End of 2009

Stepping away to clear the focus. Drafting the dust jacket. The author wishes to see this beautiful artwork by Gunnlaugur Briem on the DJ:

Adjusting the dust jacket according to the studio style, trying on different colors and materials.


Exploring other ideas for the DJ, including the author’s work as a base.

Moving on to typesetting. Comparing the effect of the text flush left vs. centered.


Practicing our caption setting.

Our studio has its custom typeface Artemius that is used for all our paperwork and books. The type itself is in a constant process of improving: new characters are added and the lines are refined further. For “Calligraphy for everyone” and all the following volumes, Artemius got new modifications: the lines became rounder and softer to work better in books.

Breaking the monotony of the text by setting artists’ names in bold and ditching quotation marks for italics.

Adorning titles with a hand-drawn script that Yelena Novosyolova just started to design. So far we only have lower case characters and the kerning does not work yet, but all we need at the moment is the pattern in general.

Illustrator Lisaveta Romantseva prepares different images for the endpapers.


They all are beautiful. Picking the last one and slightly altering its texture.

Mid to end of 2010

Either it takes us forever or the book really does not “sing.” Making captions justified. No showing offs.

Klementina typeface for titles acquire Cyrillic character set.

In attempt to make the book more expressive we design it with a fabric spine, embossing, pictures at the end, laid-on front and back plates, and color-coded chapters, so you can see the whole structure from the edge and study all the illustrations in one place.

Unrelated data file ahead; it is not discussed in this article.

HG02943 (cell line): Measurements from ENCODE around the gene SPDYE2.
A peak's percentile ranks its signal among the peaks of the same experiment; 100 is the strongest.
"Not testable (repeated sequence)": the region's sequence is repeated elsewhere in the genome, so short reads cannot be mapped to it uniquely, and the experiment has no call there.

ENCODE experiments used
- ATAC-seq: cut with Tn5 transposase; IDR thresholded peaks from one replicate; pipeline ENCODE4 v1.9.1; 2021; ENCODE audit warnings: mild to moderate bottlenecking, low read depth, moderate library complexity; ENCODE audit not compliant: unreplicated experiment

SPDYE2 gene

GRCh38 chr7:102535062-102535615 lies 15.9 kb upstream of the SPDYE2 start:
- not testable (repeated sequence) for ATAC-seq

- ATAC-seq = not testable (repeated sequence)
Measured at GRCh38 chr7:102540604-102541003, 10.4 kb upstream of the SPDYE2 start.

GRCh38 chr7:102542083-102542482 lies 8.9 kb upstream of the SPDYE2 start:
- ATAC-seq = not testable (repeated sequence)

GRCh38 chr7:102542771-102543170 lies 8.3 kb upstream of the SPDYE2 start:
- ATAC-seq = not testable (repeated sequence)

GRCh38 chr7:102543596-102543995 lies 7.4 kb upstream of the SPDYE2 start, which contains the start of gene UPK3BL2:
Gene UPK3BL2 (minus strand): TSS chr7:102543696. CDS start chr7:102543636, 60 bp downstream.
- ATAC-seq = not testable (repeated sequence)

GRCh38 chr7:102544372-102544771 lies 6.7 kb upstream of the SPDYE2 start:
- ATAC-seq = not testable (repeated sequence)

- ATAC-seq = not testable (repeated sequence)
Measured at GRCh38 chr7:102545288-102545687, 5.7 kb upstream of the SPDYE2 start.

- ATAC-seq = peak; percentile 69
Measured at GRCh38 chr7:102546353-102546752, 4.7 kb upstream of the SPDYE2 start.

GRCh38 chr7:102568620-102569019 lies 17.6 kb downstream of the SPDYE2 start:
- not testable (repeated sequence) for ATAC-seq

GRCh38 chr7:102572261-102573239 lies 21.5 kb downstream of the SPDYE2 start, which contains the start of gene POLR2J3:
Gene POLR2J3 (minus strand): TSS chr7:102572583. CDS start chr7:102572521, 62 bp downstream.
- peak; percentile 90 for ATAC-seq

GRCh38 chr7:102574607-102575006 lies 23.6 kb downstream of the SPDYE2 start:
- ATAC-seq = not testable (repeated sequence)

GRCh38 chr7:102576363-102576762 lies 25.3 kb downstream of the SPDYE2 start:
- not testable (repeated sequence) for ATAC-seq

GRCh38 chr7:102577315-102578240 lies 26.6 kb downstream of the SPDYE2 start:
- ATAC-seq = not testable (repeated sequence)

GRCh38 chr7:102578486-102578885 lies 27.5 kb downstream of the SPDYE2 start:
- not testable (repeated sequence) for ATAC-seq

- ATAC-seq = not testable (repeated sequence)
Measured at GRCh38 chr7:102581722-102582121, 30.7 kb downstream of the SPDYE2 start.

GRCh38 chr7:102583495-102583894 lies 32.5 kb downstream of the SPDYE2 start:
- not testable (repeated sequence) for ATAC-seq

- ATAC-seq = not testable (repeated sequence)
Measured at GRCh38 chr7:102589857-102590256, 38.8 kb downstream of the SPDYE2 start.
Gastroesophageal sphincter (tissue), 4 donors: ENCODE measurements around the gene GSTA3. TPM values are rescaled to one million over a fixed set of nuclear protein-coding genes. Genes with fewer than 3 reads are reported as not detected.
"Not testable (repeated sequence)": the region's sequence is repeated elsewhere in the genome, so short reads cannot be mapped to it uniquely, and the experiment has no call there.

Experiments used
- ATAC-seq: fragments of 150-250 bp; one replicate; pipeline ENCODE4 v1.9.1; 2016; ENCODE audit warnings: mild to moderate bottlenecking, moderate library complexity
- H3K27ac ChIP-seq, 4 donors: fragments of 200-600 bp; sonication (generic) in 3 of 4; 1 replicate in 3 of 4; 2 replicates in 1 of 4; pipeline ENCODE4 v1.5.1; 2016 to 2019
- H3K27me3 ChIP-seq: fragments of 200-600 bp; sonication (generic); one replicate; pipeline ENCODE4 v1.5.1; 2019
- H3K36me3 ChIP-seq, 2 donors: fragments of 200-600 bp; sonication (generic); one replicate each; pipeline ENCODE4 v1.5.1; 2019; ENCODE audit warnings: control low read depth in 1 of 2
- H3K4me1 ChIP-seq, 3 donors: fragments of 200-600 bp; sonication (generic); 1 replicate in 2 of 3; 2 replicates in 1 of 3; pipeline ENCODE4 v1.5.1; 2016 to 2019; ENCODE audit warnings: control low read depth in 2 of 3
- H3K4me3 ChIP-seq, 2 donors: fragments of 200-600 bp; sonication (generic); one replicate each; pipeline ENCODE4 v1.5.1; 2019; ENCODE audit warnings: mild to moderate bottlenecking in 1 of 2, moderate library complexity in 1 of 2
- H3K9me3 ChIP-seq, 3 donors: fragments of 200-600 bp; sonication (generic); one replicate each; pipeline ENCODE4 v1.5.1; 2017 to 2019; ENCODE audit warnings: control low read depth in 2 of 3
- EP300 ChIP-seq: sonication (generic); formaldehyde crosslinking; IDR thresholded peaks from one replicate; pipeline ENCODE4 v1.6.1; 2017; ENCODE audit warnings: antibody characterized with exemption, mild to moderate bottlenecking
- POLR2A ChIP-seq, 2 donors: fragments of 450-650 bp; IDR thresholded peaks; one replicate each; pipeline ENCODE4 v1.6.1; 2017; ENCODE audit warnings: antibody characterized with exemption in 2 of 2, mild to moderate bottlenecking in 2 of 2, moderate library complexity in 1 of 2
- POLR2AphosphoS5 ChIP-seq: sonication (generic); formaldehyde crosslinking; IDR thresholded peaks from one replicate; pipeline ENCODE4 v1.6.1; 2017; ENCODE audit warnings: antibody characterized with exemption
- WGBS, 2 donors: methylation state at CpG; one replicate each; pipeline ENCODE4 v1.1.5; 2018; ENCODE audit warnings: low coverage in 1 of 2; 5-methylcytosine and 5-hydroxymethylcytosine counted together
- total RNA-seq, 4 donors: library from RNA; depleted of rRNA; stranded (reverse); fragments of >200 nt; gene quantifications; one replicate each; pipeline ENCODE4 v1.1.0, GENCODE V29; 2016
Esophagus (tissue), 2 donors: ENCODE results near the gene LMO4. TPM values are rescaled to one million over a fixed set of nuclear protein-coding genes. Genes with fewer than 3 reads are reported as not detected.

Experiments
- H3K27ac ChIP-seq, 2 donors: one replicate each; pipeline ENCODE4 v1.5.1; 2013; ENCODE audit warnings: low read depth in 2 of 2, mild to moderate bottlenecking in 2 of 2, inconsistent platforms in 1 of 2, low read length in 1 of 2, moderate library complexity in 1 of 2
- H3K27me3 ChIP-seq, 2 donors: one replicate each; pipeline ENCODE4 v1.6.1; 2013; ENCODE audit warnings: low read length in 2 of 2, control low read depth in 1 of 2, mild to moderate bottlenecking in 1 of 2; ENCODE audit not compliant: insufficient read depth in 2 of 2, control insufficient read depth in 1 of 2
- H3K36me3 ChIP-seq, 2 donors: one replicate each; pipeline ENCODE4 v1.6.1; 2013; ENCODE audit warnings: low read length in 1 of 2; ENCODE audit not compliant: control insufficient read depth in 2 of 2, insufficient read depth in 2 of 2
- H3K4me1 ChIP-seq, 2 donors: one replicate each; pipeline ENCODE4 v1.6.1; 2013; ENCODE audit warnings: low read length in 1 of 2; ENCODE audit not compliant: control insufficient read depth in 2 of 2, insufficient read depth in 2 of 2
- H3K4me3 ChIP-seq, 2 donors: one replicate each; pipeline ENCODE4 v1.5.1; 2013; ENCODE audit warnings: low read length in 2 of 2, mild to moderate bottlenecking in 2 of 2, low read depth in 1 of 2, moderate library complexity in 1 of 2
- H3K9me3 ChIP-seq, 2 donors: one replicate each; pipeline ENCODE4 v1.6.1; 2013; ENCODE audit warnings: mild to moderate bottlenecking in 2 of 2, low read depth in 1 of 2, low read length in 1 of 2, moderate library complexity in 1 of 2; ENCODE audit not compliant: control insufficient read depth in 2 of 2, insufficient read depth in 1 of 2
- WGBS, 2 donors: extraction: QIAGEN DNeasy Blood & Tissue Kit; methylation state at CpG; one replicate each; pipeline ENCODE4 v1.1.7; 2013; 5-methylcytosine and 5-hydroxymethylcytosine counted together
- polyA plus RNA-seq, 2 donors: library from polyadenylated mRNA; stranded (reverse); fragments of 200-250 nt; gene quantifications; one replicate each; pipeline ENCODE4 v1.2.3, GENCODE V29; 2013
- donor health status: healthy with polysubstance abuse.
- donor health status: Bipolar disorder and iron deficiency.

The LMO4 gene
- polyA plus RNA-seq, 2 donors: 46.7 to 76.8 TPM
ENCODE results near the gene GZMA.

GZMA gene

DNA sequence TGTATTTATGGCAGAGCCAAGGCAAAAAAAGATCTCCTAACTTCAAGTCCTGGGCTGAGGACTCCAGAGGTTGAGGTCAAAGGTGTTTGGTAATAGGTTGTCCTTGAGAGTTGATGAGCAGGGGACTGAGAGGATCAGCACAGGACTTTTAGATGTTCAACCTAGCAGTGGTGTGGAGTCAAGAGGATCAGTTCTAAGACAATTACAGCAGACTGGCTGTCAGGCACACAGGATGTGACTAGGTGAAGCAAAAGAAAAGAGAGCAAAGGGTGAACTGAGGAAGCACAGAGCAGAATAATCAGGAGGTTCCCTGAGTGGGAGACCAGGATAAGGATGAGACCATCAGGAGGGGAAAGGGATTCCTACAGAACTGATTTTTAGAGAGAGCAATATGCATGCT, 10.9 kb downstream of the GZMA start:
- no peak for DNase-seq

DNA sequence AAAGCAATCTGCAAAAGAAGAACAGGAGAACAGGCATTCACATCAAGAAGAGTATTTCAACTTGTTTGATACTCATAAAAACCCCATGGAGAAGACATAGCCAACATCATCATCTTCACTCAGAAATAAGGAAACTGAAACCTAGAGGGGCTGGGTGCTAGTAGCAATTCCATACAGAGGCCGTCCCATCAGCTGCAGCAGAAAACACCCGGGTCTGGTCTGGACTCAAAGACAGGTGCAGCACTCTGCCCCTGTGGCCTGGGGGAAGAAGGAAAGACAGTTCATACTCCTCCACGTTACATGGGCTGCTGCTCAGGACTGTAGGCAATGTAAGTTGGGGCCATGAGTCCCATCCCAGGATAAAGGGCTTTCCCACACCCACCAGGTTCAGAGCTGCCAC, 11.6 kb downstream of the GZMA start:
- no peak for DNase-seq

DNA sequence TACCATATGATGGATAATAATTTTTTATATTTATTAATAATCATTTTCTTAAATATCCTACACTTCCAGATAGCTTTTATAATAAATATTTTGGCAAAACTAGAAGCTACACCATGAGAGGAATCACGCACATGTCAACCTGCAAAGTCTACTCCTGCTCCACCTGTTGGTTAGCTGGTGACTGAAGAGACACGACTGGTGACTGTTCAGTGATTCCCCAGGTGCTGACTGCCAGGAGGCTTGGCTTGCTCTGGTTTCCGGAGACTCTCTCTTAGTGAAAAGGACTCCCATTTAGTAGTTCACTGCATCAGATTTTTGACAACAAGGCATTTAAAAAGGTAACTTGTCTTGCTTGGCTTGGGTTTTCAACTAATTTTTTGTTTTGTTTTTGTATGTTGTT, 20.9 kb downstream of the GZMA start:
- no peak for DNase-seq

Beginning of 2011

We want to support good binding structure throughout the book. So we make the whole inside stronger and more solid, which by contrast brings out the delicateness of the art better.

A tiny error in format reveals itself at this point. We should’ve started with 2/3 proportions, just like regular-size books have, and enlarge it to the height of an album. The illustrations are better presented now, without the format calling attention away from them.

All footnotes move to the end of the book. The bottom of the page gets reserved for captions only. We spread pictures one per page. The blue-tone paper highlights the “white” background on illustrations. Adding texture to the page by splashing upsized accents in copy text and in margin text. Now it “sings.”

Framing all the pictures with white background and setting captions in Artemius Black.

March—May 2011

Art director says no to everything. Stepping back. Conventional layout with a touch of experiments like narrowing text blocks to accommodate illustrations. Margins shrank, but still contain captions. Collecting unfairly forgotten artists from all over the world and incorporating their work into our layout. Proofreading.

The dust jacket does not scream “calligraphy.” Drawing alphabet for the cover. First attempt.


Picking the last version, redrawing it, and polishing details to avoid any gaps.

Placing the picture in the cover layout and painting it light golden-bronze pantone.


Drawing letters for the spine.

Choosing blue for half-titles to bring out the color of the binding.


Planning to print it in pantone metallic. Running a color test.

Sending the book to printers.